Russia's Outlook Raised to Stable From Negative by Moody'sby and
Ratings company cites stabilizing finances, calm in Ukraine
Affirms Ba1 credit rating, one step below investment grade
Russia’s credit-rating outlook was raised to stable from negative by Moody’s Investors Service, which cited a stabilization of external finances and a diminished likelihood of the economy facing a further “intense shock” in the next 12 to 18 months after being sanctioned over Ukraine.
Moody’s affirmed Russia’s Ba1 credit ranking, which is one step below investment grade. It lowered the rating to junk in February.
Russia’s gross domestic product is forecast to contract 3.8 percent in 2015 and resume growth in the third quarter next year, according to the median estimate of economists surveyed by Bloomberg. The country is beset by its first recession since 2009 as international financing restrictions and other sanctions linked to the Ukraine conflict exacerbate the impact of a plunge in the price of oil, its biggest export, which traded at a six-year low this week.
Moody’s said it expects Russia’s external financial position to “remain relatively robust.” The negative effect of sanctions and low oil prices on foreign-exchange reserves this year has been milder than expected as policy adjustments including a floating exchange rate and the steep depreciation of the ruble have “helped mitigate the shocks.” The ratings company also said the relative calm in eastern Ukraine suggests a lower likelihood that the U.S. and its allies will tighten sanctions.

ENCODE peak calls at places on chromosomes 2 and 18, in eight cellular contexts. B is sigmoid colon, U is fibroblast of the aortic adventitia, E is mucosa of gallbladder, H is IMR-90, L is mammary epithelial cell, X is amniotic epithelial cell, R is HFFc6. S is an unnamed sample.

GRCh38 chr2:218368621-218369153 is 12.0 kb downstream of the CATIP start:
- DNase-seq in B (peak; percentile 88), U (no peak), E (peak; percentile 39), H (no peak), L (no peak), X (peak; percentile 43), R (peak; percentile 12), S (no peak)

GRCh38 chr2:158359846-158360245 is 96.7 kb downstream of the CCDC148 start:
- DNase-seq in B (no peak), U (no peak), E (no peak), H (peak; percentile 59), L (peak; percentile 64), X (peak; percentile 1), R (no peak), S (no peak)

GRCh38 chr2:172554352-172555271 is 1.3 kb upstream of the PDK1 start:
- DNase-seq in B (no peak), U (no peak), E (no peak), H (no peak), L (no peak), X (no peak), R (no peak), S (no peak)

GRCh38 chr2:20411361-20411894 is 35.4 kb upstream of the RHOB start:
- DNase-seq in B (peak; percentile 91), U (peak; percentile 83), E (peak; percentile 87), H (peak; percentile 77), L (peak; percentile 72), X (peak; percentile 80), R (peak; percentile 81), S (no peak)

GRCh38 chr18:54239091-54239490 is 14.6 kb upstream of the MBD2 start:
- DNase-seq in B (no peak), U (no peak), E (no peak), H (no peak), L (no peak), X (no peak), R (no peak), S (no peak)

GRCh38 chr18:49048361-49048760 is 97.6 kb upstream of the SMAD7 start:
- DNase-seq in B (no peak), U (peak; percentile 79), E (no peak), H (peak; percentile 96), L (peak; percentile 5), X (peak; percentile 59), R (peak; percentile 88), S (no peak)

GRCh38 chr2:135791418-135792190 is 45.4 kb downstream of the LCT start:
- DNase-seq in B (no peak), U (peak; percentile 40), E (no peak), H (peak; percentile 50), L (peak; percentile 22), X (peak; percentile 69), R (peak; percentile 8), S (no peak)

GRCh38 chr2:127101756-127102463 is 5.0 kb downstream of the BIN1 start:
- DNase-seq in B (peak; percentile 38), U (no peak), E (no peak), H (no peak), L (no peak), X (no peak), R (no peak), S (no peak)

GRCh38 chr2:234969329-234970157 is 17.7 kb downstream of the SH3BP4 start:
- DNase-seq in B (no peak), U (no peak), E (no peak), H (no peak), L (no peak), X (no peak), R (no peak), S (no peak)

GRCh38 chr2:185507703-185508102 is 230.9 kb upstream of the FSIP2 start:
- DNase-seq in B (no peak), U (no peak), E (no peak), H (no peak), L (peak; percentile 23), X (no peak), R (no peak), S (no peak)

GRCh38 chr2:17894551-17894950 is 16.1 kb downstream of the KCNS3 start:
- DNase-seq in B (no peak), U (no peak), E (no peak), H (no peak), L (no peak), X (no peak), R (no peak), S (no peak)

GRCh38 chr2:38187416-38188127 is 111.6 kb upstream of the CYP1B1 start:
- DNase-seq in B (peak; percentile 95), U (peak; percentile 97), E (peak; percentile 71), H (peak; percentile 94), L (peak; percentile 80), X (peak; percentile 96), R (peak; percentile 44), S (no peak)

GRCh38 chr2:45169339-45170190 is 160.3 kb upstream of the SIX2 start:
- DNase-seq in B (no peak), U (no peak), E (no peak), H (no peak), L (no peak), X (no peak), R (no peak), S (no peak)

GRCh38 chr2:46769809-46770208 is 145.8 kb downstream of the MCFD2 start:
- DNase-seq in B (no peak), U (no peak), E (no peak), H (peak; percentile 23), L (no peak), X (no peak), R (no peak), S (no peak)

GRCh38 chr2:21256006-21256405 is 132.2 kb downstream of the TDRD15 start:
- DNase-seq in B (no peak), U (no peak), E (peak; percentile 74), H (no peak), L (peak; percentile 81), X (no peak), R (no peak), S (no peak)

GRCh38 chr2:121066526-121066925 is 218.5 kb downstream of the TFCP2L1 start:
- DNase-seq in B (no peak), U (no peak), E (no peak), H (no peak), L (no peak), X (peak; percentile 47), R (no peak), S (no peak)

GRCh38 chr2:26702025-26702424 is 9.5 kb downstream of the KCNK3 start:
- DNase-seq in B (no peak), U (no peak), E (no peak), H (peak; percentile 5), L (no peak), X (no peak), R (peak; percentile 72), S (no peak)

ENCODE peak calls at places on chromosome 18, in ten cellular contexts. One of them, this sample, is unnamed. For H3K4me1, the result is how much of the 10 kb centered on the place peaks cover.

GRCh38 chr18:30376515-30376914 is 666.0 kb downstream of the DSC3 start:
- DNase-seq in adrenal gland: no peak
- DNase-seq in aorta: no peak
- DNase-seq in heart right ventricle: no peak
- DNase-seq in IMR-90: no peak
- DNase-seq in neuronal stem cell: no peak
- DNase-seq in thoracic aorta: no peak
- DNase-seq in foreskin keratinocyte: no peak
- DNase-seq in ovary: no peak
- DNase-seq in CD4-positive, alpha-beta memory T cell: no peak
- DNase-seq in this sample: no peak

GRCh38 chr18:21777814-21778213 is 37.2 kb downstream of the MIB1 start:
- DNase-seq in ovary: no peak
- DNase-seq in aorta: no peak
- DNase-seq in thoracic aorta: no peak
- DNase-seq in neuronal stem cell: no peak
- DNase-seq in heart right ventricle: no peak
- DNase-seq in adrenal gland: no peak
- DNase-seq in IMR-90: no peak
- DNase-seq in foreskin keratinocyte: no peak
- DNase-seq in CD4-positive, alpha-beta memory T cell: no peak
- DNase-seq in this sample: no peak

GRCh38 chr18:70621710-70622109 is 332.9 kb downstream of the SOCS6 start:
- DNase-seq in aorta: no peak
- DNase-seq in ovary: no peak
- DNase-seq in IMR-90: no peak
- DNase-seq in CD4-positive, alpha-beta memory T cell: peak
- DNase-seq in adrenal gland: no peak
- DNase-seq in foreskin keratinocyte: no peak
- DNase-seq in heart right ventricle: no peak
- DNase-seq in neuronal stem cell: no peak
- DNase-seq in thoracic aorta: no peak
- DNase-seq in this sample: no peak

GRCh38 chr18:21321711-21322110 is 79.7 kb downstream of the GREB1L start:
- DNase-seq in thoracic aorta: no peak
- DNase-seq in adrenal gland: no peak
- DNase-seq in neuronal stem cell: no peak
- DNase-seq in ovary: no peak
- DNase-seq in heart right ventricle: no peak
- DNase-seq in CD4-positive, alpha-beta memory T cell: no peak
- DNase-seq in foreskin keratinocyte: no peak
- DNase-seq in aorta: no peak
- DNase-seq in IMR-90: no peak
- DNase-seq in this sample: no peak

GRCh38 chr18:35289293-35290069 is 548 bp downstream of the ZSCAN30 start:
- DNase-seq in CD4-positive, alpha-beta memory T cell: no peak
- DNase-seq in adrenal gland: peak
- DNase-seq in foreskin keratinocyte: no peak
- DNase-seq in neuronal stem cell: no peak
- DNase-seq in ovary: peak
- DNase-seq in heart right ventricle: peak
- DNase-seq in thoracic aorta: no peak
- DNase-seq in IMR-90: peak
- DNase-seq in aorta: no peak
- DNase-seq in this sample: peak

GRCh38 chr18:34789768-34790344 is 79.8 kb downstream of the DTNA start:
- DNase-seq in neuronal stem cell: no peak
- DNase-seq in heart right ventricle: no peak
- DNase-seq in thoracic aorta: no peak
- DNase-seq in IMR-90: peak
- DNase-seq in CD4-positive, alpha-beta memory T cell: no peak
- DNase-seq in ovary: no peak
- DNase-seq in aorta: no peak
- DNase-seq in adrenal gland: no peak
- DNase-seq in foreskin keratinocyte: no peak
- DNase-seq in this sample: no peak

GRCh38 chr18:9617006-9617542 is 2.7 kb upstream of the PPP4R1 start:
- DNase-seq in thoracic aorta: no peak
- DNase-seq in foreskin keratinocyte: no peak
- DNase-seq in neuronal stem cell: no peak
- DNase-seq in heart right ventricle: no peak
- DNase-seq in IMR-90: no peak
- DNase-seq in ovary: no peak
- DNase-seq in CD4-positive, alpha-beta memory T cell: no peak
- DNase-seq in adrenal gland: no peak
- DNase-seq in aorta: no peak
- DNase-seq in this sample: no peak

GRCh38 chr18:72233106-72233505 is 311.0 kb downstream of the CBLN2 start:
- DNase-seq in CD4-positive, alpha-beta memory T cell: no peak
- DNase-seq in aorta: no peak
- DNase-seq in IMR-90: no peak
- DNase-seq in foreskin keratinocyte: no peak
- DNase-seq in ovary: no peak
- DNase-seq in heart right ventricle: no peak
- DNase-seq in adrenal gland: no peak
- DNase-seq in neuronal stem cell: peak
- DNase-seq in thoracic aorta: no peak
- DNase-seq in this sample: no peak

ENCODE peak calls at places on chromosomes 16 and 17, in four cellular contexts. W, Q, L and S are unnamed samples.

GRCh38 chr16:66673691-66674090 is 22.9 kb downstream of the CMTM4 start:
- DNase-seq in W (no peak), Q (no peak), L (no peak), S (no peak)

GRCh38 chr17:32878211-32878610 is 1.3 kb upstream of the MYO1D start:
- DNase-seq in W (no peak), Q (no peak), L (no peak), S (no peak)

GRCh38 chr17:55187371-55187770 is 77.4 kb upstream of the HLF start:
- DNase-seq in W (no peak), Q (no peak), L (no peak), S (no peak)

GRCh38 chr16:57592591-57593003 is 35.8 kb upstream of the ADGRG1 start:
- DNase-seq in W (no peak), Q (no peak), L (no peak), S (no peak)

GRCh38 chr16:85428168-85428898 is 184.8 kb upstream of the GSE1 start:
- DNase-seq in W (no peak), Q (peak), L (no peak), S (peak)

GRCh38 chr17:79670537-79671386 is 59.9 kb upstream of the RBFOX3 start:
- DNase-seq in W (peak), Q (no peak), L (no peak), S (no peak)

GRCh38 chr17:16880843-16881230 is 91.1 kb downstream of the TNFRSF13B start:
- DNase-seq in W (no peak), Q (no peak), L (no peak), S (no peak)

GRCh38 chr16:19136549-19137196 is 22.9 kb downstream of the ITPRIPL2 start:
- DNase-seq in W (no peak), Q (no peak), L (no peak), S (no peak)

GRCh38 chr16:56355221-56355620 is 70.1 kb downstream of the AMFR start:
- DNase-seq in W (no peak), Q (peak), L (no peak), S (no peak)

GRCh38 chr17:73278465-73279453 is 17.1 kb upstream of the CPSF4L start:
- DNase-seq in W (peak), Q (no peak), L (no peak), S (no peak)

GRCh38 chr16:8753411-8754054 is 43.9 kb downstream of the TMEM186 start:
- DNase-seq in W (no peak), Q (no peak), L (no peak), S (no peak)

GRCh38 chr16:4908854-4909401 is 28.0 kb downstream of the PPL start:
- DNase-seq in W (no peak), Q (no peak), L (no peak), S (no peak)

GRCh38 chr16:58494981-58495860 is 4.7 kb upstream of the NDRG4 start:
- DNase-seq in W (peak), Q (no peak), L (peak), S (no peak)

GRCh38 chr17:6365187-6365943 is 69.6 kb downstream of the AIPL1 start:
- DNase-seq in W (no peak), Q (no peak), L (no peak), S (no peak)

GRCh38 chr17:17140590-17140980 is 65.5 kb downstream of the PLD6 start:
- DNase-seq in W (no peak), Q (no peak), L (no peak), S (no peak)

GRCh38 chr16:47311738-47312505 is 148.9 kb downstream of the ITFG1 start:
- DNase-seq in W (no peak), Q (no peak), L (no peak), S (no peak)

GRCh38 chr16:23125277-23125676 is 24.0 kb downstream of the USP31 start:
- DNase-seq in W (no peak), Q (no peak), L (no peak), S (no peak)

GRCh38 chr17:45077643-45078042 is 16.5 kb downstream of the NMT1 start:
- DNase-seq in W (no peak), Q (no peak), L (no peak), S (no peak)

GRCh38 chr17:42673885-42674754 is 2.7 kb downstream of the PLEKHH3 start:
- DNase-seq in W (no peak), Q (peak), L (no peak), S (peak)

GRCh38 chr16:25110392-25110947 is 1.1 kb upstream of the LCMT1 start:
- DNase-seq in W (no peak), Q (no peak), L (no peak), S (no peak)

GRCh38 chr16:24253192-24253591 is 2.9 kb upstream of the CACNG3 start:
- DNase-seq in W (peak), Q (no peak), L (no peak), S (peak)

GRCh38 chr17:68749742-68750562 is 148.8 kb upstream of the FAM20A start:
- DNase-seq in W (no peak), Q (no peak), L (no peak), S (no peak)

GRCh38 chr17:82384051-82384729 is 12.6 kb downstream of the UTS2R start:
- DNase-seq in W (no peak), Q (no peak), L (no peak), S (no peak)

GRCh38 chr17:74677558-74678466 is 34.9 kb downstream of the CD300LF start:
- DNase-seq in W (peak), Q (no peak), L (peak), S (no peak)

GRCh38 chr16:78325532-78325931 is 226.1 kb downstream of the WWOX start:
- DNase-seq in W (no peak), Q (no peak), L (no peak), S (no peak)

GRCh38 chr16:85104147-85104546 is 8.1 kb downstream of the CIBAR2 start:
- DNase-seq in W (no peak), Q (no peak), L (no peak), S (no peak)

While the government is expected to draw down 2.6 trillion rubles ($38 billion) from its reserve fund to finance the budget deficit this year, the withdrawals from its deposits at the central bank have been made almost entirely in the local currency. “So, while the government’s savings are being depleted, the official foreign-exchange reserves have been left largely intact,” Moody’s said.
“Moody’s is effectively validating something the market has been talking about in the last weeks -- the situation in Russia turned out to be not as bad as many had expected,” Brian Jacobsen, who helps oversee $242 billion as the chief portfolio strategist at Wells Fargo Advantage Funds in Menomonee Falls, Wisconsin, said by phone. “You have relatively stable oil prices, you have inflation that is not as high as people had expected, you have a decent move up in the equity market, so things are getting better.”
Investors who stuck with Russia through the turmoil in its financial markets this year have been rewarded with returns of about 21 percent on local-currency debt. That outpaced gains in all other sovereign bonds and compared with an average loss of 1.8 percent among developing-nation peers tracked by Bloomberg.